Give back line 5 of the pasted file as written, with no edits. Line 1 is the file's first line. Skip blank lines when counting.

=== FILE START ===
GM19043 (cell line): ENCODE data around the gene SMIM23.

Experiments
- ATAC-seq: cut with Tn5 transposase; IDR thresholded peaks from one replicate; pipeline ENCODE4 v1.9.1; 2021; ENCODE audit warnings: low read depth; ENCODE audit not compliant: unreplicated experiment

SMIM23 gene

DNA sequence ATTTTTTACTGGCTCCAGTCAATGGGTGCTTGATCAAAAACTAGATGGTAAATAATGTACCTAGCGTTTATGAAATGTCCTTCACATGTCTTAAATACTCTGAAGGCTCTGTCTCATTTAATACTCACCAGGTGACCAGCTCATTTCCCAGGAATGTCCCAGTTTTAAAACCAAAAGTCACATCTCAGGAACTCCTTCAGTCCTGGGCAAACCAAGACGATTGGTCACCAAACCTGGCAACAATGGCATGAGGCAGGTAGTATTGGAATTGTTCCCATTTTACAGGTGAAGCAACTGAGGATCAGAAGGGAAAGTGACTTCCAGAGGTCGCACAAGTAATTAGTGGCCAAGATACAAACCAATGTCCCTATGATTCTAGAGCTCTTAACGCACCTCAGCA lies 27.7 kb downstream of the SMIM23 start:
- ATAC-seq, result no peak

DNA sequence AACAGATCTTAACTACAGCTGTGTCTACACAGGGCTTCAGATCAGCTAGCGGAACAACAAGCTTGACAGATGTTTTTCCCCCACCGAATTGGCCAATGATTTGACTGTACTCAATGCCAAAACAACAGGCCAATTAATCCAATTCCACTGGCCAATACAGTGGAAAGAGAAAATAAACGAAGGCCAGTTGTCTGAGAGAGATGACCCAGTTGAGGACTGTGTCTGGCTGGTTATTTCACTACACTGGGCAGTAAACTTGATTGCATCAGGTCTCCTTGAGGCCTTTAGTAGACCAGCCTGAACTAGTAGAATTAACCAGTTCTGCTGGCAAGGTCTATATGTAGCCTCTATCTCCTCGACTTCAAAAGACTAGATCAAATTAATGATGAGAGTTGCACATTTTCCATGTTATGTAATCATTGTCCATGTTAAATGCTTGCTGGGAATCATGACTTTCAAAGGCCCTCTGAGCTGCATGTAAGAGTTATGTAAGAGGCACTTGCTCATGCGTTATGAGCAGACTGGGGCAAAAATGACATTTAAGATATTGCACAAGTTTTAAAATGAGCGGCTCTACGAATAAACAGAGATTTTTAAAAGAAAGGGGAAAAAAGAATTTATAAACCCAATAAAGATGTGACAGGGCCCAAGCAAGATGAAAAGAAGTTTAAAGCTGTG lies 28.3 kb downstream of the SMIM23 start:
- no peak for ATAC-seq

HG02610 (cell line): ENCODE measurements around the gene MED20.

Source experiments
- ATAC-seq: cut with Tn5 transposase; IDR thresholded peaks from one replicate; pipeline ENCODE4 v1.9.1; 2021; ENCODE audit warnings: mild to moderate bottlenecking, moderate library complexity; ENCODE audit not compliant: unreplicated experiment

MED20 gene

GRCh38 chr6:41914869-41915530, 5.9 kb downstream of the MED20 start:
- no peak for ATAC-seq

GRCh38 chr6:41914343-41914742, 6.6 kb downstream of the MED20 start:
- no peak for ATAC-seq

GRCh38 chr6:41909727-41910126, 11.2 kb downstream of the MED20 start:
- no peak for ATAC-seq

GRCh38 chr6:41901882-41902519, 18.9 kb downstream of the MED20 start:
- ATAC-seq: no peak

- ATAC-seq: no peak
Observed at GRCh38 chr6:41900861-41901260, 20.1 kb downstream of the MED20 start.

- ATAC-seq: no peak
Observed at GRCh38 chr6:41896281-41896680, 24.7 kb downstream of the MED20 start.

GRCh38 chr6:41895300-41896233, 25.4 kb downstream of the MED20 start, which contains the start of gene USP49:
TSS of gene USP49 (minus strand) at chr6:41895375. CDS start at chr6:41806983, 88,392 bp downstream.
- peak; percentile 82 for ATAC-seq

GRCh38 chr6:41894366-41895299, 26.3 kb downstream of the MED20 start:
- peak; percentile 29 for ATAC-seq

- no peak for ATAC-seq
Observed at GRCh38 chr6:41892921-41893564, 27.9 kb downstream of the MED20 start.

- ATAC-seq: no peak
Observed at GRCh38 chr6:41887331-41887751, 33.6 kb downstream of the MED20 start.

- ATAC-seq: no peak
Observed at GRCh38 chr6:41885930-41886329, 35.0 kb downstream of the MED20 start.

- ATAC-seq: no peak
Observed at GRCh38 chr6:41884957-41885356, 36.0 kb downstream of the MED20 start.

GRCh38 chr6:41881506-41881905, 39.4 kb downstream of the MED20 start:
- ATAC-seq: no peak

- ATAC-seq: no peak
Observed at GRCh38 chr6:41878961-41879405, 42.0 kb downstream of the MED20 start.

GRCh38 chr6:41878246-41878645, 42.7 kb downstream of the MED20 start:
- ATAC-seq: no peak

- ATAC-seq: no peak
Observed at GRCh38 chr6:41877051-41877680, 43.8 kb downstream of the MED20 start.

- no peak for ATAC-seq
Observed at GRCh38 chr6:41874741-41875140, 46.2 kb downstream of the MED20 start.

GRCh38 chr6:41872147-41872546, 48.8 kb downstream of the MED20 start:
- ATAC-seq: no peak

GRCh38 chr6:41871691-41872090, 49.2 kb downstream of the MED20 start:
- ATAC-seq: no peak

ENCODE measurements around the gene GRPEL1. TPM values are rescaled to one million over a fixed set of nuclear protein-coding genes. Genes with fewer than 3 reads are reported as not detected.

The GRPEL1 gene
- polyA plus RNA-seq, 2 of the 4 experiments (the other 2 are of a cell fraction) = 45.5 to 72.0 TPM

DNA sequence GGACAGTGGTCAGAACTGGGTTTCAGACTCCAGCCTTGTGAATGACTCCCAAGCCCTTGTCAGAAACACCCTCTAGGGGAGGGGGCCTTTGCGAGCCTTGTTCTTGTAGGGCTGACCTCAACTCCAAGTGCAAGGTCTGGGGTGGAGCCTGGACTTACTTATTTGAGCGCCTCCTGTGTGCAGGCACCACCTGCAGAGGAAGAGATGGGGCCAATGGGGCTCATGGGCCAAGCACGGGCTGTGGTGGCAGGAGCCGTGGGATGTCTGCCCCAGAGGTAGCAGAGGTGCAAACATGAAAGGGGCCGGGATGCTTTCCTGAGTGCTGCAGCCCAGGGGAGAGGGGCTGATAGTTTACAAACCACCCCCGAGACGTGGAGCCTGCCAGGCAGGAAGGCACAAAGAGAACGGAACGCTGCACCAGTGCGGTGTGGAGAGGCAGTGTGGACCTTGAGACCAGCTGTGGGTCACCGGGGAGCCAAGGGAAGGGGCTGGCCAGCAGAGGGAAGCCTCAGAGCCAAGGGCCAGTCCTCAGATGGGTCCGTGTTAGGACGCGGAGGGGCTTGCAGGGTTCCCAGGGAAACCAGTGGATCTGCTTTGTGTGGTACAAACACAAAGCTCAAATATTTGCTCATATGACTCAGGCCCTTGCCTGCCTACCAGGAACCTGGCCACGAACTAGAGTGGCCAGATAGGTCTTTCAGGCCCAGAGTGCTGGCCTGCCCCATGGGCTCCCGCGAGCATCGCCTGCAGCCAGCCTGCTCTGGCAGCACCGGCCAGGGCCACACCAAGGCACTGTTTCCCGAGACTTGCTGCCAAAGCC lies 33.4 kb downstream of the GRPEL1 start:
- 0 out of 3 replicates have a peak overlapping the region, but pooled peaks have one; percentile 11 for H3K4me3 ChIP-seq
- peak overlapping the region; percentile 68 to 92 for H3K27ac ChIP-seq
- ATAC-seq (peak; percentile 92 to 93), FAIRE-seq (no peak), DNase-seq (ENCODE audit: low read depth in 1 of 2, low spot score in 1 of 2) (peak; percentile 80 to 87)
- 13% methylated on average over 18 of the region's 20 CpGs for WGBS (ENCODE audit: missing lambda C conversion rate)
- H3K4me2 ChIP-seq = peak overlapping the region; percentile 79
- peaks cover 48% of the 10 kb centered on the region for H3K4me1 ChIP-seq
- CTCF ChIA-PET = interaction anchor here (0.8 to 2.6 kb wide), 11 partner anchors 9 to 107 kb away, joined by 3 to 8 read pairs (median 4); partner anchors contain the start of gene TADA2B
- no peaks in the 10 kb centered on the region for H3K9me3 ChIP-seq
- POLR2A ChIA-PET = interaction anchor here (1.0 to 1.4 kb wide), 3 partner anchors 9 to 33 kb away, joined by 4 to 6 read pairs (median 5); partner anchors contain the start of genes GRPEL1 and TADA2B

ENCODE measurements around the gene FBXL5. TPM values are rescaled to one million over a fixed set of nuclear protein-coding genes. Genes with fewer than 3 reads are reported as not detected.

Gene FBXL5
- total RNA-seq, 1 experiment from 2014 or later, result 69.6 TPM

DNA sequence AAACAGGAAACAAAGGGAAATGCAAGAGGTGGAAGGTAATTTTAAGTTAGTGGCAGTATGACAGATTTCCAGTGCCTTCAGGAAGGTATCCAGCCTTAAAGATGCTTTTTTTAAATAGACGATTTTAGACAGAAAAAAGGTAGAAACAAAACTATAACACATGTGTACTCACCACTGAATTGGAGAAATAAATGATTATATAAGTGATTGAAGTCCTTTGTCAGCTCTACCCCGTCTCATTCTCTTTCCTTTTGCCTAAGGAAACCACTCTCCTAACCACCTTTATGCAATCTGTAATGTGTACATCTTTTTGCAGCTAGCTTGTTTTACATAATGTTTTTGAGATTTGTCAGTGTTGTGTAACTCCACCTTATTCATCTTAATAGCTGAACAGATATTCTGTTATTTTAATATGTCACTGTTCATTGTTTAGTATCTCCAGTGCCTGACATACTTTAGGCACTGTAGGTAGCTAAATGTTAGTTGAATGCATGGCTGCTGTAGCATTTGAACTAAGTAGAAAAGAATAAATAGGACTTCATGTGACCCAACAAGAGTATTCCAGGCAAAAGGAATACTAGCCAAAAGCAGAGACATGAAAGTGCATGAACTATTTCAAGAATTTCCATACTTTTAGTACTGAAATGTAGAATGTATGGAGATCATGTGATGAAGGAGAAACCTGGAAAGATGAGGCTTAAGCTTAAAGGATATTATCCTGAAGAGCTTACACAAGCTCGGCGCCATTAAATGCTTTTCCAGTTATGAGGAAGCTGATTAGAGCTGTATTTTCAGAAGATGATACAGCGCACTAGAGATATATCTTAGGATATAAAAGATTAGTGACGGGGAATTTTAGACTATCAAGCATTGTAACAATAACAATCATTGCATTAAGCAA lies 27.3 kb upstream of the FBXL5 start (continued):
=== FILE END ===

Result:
DNA sequence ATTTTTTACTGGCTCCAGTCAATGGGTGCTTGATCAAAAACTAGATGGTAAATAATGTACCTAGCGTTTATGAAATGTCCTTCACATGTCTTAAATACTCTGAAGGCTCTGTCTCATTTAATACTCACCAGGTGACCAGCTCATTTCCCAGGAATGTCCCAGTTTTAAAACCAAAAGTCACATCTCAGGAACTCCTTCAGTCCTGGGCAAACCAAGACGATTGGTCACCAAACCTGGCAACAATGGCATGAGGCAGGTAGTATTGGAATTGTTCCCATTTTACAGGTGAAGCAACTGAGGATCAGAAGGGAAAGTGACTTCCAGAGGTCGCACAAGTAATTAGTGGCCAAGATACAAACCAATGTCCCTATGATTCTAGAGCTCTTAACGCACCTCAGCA lies 27.7 kb downstream of the SMIM23 start: